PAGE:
Newswise — BIRMINGHAM, Ala. – A common antibiotic added to the usual treatment plan for some patients with chronic obstructive pulmonary disease can reduce acute exacerbations — sudden onsets of worsened cough, wheezing and labored breathing — and improve quality of life, according to findings from the COPD Clinical Research Network reported in the Aug. 25, 2011, issue of the New England Journal of Medicine.
The Lung Health Center at the University of Alabama at Birmingham is one of the 10 sites participating in the COPD Clinical Research Network.
The findings indicate that the antibiotic azithromycin is effective in reducing COPD exacerbations, which are typically caused by bacteria, viruses or a combination of both. Azithromycin is already prescribed for a variety of bacterial infections, including pneumonia and strep throat.
“Exacerbations account for a significant part of the COPD health burden,” said Mark T. Dransfield, M.D., director of the UAB Lung Health Center and associate professor in the Division of Pulmonary, Allergy and Critical Care Medicine. “These promising results with azithromycin may help us reduce that burden and improve the lives of patients at risk of these acute attacks.”
Previous studies of cystic fibrosis and other pulmonary diseases suggested that azithromycin might be effective in reducing COPD exacerbations. The study, begun in 2005, enrolled more than 1,000 subjects, 140 of them at UAB and the Birmingham Veterans Affairs Medical Center.
The 570 study participants, who took 250 mg. of azithromycin daily for a year in addition to their usual care, averaged 1.48 acute COPD exacerbations annually, compared to 1.83 exacerbations for the 572 participants who received their usual care without azithromycin. The participants taking azithromycin also responded more favorably on questionnaires that asked them to assess their breathing ability and overall well-being.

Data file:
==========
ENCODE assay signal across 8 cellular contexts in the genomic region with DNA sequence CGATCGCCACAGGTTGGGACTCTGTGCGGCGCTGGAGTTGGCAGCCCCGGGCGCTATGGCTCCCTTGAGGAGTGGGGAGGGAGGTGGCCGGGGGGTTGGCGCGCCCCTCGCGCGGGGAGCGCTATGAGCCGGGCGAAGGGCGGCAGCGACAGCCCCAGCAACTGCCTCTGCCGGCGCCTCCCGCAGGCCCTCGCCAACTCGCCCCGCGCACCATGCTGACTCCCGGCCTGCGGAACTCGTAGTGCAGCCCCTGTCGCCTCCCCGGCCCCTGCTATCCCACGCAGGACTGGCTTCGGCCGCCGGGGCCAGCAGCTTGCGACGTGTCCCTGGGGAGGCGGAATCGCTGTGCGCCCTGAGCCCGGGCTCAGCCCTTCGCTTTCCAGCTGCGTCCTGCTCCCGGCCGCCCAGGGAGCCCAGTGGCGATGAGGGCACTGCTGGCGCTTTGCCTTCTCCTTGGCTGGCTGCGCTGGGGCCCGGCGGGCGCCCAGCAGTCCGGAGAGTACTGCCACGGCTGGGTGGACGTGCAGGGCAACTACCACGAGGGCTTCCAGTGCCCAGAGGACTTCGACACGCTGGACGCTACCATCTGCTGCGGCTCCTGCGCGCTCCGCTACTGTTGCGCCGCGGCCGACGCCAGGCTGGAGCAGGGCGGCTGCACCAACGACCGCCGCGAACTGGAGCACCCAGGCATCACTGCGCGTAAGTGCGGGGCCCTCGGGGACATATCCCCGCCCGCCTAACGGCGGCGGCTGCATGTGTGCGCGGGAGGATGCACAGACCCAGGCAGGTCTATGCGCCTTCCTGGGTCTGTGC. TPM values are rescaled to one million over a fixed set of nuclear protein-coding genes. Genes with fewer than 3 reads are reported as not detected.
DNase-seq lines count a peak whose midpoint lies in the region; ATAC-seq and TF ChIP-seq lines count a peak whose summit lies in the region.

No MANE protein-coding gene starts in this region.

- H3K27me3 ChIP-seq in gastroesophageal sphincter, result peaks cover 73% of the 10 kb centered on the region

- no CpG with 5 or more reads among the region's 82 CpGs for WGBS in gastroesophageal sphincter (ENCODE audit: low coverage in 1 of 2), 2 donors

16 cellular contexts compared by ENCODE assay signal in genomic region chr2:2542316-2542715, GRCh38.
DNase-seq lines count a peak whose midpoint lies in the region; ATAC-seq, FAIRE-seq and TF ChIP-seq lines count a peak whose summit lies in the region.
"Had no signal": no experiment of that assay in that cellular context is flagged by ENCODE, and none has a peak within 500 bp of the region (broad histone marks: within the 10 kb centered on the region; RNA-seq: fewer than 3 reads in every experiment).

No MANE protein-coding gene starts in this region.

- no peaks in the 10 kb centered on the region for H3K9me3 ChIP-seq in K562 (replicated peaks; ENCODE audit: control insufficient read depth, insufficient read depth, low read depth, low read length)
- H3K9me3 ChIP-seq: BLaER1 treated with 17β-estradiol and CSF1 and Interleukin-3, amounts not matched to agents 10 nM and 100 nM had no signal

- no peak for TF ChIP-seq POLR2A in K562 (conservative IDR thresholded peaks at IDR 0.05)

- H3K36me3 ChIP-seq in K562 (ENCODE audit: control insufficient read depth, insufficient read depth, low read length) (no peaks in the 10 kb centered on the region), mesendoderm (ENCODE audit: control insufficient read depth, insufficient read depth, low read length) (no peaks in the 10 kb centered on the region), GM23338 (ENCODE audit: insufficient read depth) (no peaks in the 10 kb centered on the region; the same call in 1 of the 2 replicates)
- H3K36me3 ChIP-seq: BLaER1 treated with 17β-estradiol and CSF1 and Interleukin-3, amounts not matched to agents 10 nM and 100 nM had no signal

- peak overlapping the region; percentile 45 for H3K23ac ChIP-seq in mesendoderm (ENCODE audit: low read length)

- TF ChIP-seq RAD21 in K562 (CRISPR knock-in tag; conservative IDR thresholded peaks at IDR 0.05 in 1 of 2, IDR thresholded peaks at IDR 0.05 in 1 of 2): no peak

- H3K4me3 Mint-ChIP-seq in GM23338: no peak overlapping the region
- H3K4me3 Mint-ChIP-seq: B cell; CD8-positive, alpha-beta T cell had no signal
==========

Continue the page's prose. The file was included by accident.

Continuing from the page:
Eighty percent of the study participants already were taking other medications normally used to manage COPD, such as inhaled steroids and long-acting bronchodilators.
Side-effects of this commonly prescribed antibiotic were minimal. Azithromycin increased the presence of antibiotic-resistant microbes in some patients, although no one developed an infection. It also caused slight hearing loss in a small fraction of participants.
Dransfield says azithromycin may be indicated for up to a quarter of the 12 million people in the United States with COPD, particularly those with moderate to severe disease who require oxygen or who have a history of exacerbations within the past year.
COPD is a progressive disease of the lungs and is now the third leading cause of death in this country, having recently surpassed stroke. There is no cure, though a combination of drugs and lifestyle changes can help manage the symptoms, reduce exacerbations and improve quality of life.
The study was funded by the National Heart, Lung, and Blood Institute, part of the National Institutes of Health. The COPD Clinical Research Network is an NHLBI-funded consortium of research centers located throughout the United States that was established to identify new treatments for COPD.
Collaborators on the study at UAB are William C. Bailey, M.D., and J. Allen D. Cooper, Jr., M.D., professors of pulmonary, allergy and critical care medicine. Cooper also is chief of pulmonary medicine at the Birmingham VA Medical Center.
About UABKnown for its innovative and interdisciplinary approach to education at both the graduate and undergraduate levels, the University of Alabama at Birmingham is the state of Alabama’s largest employer and an internationally renowned research university and academic health center; its professional schools and specialty patient-care programs are consistently ranked among the nation’s top 50. Find more information at www.uab.edu and www.uabmedicine.org.
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New England Journal of Medicine